The priesthood does not play a part in Avot’s succession list

Unlike the role of the priesthood in I Clement, the priesthood does not play a part in Avot’s succession list. The elders, the prophets, and the men of the Great Assembly are all explicitly denoted in Avot and thereby assume a role in Avot’s list. The Second Temple Leaders, the House of Gamaliel, and the tannaim also feature in Avot’s list since the members of these groups are listed together and in succession. In contrast, priests (like shoemakers (4:11)) only appear as individuals, and the priesthood as a result is omitted from Avot’s chain of transmission. As M.D. Herr has shown, however, priests were important teachers and officials during Temple times and therefore their omission from Avot requires an explanation. Consequently, scholars like Herr, who attribute the early portion of Avot to the Pharisees, hypothesize that the Pharisees omitted the priests from their chain of transmission sometime during the late Second Temple period in order to undermine other sects, such as the Sadducees, for whom the priesthood (so it is alleged) was a central element (see Finkelstein, Introduction, 9-11; M.D. Herr, ‘Continuum in the Chain of Torah Transmission’, Zion 44 (1979) [Hebrew], 44-56). It is questionable, however, whether the Pharisees actually viewed the priesthood as a vehicle for the Sadducees (see also above, Ch. 6 n. 36)). According to this hypothesis, one might suggest that Clement, unlike the Pharisees, was free to envision the Christian leadership as the heirs of the priests because he was not threatened by priesthood-oriented Jewish sects. It is questionable, however, whether this hypothesis (even if correct) can explain how the omission of the priests in the final edition of Avot was understood in the third century. Perhaps this omission was not understood polemically but as a natural derivative of rabbinic legal theory. As expressed in Avot 4:13, certain tannaim assumed that the Jewish polity was ruled by the crowns of Torah, of priesthood, and of kingship. These three crowns, moreover, were ‘the governmental extensions’ of the pillars of Avot 1:1: Torah, temple service, and correct civil behaviour (see Cohen, The Three Crowns, 19). Thus, according to this theory of the division of powers found in Avot, the priests did not belong in the chain of Torah transmission because their responsibilities were limited to officiating in the temple. Perhaps both priests and kings were omitted from Avot because the editor wanted to stress that only the rabbis were the true Torah authorities. In contrast, the Christian penchant for allegorizing and spiritualizing possibly led Christian authors such as Clement of Rome and Cyprian to view the Christian leadership as the spiritual counterpart to the Jewish priesthood of old (see E.W. Benson, Cyprian: His Life, His Times, His Work (London and New York, 1897), 31-34).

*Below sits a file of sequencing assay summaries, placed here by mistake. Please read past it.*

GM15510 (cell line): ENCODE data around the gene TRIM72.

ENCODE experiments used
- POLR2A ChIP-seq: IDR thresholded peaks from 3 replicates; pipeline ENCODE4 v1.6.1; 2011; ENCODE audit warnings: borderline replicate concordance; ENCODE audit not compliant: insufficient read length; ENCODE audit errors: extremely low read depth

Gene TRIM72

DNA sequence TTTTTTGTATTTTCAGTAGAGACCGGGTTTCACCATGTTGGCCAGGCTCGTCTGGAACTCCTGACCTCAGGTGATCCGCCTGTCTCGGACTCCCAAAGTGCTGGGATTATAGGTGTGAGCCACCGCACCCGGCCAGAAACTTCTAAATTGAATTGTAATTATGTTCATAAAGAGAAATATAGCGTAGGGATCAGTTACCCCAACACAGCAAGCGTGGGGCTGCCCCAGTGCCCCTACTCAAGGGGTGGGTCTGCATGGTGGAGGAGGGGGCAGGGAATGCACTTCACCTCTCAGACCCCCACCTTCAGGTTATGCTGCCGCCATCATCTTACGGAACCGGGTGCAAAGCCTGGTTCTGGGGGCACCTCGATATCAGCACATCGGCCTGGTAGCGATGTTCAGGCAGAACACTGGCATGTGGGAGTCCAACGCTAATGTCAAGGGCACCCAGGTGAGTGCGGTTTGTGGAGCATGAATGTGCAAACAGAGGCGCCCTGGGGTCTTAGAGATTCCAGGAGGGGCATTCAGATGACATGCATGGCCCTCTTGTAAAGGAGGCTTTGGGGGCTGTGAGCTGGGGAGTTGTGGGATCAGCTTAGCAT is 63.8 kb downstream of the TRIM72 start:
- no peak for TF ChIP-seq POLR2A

Amram Tropper, Wisdom, Politics, and Historiography: Tractate Avot in the Context of the Graeco-Roman Near East (Oxford: Oxford University Press, 2004), 213-214, n. 11.

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